We have the luck to be based on one of most beautiful places in the world.
The Riviera Maya has countless options for everyone to create their perfect vacation. We are surrounded of history in and out of the water! The beauty of the turquoise water and crystal clear Cenotes make your vacation be magical!
The Hostal MX Playa del Carmen enjoys an unbeatable location, in the heart of the 5th avenue of this Caribbean city. Beautiful building in rustic style has an abundant vegetation. It is a lodging center where the exotic and the vivid colors of the Mexican blend.
Don’t hesitate in checking out their web page: www.hostalmx.com
Ask us for your Amancay Freediver discount!
THINGS TO DO
Originally the Riviera Maya region was an important trade and religious hub for the ancient Mayas between 1000-1550 AD. You can still see the remnants of this prosperous era at the ruins of Tulum and the towns of Playa del Carmen, Coba,
Puerto Morelos, Akumal,and Chemuyil This prosperity waned after many wars and invasions before the Spaniards’ arrival. After their arrival, the colonial government didn’t see any economic need to develop the area. Lucky for us, the inadequate roads discouraged development of the area.
Riviera Maya slowly developed into a vacation destination with the popularity of Cozumel. Initially, people only came here to catch the ferry to the beautiful island, but they were quick to discover the natural beauty of the gateway to Cozumel.
Today, this splendid coastline of the far eastern Yucatan peninsula is a living museum to Mexico’s cultural and natural heritage. Hundreds of kilometers of sugary shoreline boarder the quaint villages and vibrant reefs that make the Riviera Maya region a laid-back vacation destination. Divers are drawn to The Great Maya Reef which is the world’s second largest reef system. Would-be spelunkers discover its underground river system complete with caves and cenotes. Nature lovers venture to the Biosphere Reserve. While the Indian Jones in us all explores the hundreds of magnificent archaeological sites of the Mayas.
The Cenotes have become one of the biggest attraction for divers, due to them being unique in the world
Millions of years ago, the Yucatan Peninsula was a huge reef covered by the ocean water. It looked very similar to what we see when we are diving off of the coast here today – lots of coral reef, coral caves, coral swim and marine life.
During the last ice age, the level of the ocean dropped, exposing the reef to the climate and time. The coral died and the jungle started growing over the thick limestone platform created by the coral reef. Fossils found inland are the best proof of this and are commonly seen during a cavern dive.
In time, the rain mixed with the carbon dioxide in the atmosphere, forming a weak solution called carbonic acid. The carbonic acid began to work its way through the porous limestone, carving holes in the soft limestone and creating a long network of passageways and tunnels.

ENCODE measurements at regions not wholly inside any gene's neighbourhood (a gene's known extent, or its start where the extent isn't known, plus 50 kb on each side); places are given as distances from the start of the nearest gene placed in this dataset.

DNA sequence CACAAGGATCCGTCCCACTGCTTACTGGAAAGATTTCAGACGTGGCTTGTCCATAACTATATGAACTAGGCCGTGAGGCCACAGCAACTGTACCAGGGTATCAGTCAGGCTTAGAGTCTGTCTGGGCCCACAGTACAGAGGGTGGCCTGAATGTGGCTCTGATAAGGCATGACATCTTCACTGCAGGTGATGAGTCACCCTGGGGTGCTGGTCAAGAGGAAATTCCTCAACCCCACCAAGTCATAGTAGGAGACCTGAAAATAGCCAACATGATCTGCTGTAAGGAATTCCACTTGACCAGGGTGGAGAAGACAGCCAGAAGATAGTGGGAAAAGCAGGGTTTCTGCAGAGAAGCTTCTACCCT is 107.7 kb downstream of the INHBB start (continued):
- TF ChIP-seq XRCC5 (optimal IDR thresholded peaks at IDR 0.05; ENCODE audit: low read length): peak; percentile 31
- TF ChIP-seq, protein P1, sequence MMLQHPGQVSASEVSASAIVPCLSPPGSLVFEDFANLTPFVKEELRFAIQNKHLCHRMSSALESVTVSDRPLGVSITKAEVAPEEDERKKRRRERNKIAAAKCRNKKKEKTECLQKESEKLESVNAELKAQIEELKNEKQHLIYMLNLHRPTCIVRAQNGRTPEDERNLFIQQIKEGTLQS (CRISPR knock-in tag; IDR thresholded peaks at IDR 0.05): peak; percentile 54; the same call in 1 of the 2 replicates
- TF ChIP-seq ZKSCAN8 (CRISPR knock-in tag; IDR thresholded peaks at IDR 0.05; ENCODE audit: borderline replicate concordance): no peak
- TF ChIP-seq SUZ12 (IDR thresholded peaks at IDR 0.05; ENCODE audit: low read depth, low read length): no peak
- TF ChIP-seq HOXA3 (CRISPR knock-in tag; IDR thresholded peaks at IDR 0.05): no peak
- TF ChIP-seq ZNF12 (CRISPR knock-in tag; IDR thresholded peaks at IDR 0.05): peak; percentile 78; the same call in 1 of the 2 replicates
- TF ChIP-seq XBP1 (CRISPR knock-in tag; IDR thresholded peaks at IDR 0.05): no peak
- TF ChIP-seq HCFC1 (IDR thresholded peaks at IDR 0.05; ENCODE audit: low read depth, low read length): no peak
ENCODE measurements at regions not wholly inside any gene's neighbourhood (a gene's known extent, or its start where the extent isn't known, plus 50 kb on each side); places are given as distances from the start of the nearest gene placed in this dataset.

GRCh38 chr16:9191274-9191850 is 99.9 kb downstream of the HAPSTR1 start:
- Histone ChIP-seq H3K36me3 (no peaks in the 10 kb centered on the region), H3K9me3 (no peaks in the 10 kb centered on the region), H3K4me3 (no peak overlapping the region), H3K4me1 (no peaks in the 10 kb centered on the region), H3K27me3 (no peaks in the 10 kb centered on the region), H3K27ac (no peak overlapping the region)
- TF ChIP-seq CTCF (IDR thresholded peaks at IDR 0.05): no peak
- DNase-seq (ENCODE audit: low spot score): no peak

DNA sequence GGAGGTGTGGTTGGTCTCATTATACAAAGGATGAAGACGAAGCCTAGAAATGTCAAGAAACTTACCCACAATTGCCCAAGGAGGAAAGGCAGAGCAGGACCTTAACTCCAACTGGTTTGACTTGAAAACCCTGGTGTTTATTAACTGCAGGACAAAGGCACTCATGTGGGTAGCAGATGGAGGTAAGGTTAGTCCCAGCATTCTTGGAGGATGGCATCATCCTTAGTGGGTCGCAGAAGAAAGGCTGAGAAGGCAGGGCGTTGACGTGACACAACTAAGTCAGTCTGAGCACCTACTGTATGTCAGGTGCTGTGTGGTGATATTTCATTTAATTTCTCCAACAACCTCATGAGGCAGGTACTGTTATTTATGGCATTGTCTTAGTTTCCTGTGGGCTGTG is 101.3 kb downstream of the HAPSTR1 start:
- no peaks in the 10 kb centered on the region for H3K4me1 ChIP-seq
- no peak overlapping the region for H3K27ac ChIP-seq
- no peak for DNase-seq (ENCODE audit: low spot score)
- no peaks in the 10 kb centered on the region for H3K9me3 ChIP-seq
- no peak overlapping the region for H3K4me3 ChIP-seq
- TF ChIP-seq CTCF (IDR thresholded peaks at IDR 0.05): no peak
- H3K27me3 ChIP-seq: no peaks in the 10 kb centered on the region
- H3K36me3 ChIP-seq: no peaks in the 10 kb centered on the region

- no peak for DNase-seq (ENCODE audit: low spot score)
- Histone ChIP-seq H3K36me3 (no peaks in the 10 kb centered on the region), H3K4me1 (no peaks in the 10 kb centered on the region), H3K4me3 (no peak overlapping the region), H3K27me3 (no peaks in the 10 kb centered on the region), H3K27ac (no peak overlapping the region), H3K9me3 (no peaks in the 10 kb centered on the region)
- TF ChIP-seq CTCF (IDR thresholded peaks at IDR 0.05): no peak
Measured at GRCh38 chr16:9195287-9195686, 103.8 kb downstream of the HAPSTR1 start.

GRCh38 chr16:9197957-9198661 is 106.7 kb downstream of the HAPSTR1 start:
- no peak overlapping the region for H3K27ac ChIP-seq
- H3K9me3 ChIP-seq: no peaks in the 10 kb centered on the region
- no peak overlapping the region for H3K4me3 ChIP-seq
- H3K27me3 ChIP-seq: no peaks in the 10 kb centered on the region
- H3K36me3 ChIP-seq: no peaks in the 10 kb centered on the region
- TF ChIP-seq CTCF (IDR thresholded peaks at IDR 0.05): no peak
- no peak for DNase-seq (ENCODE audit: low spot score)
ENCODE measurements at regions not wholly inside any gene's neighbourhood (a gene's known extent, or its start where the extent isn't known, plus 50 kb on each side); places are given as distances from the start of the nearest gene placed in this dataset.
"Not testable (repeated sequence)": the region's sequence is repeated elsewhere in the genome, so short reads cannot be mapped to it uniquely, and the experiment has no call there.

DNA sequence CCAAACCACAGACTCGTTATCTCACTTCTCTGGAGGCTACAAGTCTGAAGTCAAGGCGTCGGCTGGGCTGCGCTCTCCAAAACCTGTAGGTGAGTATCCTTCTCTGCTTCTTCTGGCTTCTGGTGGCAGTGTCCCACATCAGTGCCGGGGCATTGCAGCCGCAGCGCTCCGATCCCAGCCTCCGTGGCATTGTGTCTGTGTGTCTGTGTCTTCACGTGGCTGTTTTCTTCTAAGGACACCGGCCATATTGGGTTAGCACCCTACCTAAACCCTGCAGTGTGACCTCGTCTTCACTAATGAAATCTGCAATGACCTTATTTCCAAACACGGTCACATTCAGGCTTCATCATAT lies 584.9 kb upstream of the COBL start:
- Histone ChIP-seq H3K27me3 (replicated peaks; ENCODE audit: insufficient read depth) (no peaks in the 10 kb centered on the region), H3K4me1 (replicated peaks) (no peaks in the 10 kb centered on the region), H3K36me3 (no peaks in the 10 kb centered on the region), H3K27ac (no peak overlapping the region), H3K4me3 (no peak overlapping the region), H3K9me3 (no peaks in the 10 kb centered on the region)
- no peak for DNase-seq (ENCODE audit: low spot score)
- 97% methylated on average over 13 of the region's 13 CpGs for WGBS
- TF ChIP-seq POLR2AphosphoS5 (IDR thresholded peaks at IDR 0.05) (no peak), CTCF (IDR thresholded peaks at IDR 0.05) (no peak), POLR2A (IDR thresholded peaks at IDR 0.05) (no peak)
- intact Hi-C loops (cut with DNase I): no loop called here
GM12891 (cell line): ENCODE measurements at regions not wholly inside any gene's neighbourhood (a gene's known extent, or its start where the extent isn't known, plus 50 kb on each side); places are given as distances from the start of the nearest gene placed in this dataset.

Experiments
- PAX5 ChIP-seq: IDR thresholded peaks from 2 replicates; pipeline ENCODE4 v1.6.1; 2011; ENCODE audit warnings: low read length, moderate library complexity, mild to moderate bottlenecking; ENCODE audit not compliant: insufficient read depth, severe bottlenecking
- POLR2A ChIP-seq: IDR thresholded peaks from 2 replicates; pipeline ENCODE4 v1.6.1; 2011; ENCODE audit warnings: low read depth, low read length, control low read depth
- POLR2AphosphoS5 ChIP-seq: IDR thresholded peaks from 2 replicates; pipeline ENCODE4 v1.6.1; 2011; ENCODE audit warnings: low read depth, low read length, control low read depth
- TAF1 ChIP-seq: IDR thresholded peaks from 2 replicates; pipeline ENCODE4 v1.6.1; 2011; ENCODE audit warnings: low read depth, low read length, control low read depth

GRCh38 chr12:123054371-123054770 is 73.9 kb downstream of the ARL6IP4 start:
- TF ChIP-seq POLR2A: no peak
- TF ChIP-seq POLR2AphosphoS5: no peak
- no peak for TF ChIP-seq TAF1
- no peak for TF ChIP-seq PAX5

The dissolved limestone started filtering and dripping into dry passages over thousands of years, forming amazing cave decorations of stalactites, stalagmites and columns.
After the last ice age, the melting ice raised the ocean back to today’s current level, submerging the cave systems in water. Caves with ceilings higher than sea level were partially flooded, leaving some remaining air space.
Some of the partially air filled cave ceilings became too thin to hold their own weight, collapsing and creating sink holes or natural windows as entrances to the underground river system.
Cenotes were the only source of water in the jungle for the Mayan civilization and to this day are considered sacred by the Mayan people. The Mayans believe cenotes to be an entrance to their “underworld” where their gods live and their spirits reside after death. The Mayans first called these sinkholes “Dznot” or sacred well. The word had been changed into “cenote” by the Spanish conquerors.
Few places are as perfect as the Riviera Maya for freediving !
* Visibility – For open-ocean dives off the Riviera Maya, visibility can range from 12 metres/40 feet in the winter to 27 metres/90 feet in the summer.
Visibility in the cenotes and caverns is only limited by the quality of your vision.
* Water Temperature – Water temperatures average 25-28°C/77-82°F in winter and 27-29°C/81-85°F in summer. The temperature in the cenotes is a little cooler.
* Weather – Air temperatures range from 18-32°C/65-90°F. The rainy season is from May through October and the dry season is November through April. May and June have the highest humidity
* Language – Spanish, though English is widely spoken in tourist areas.
* Currency – Mexican Pesos (USD accepted). Credit cards are widely accepted in tourist areas.
* Major Airports – Cancún International Airport